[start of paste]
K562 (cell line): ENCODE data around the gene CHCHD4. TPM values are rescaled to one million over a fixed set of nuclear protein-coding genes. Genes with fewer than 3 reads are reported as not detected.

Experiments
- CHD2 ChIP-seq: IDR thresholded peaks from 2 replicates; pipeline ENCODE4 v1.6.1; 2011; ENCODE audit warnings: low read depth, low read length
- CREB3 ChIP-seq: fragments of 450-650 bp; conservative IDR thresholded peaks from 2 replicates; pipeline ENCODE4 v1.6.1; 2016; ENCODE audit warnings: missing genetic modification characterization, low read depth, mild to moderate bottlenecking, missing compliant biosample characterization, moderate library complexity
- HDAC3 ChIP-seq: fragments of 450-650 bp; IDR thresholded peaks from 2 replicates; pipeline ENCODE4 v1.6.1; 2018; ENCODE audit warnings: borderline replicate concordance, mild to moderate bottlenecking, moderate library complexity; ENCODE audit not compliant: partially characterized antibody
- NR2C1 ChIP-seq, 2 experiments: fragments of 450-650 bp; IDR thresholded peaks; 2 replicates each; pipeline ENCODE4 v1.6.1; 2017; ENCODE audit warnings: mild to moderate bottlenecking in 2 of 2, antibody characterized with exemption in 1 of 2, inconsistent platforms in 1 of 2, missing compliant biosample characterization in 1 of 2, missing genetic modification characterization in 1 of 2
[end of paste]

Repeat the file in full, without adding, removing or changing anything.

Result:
K562 (cell line): ENCODE data around the gene CHCHD4. TPM values are rescaled to one million over a fixed set of nuclear protein-coding genes. Genes with fewer than 3 reads are reported as not detected.

Experiments
- CHD2 ChIP-seq: IDR thresholded peaks from 2 replicates; pipeline ENCODE4 v1.6.1; 2011; ENCODE audit warnings: low read depth, low read length
- CREB3 ChIP-seq: fragments of 450-650 bp; conservative IDR thresholded peaks from 2 replicates; pipeline ENCODE4 v1.6.1; 2016; ENCODE audit warnings: missing genetic modification characterization, low read depth, mild to moderate bottlenecking, missing compliant biosample characterization, moderate library complexity
- HDAC3 ChIP-seq: fragments of 450-650 bp; IDR thresholded peaks from 2 replicates; pipeline ENCODE4 v1.6.1; 2018; ENCODE audit warnings: borderline replicate concordance, mild to moderate bottlenecking, moderate library complexity; ENCODE audit not compliant: partially characterized antibody
- NR2C1 ChIP-seq, 2 experiments: fragments of 450-650 bp; IDR thresholded peaks; 2 replicates each; pipeline ENCODE4 v1.6.1; 2017; ENCODE audit warnings: mild to moderate bottlenecking in 2 of 2, antibody characterized with exemption in 1 of 2, inconsistent platforms in 1 of 2, missing compliant biosample characterization in 1 of 2, missing genetic modification characterization in 1 of 2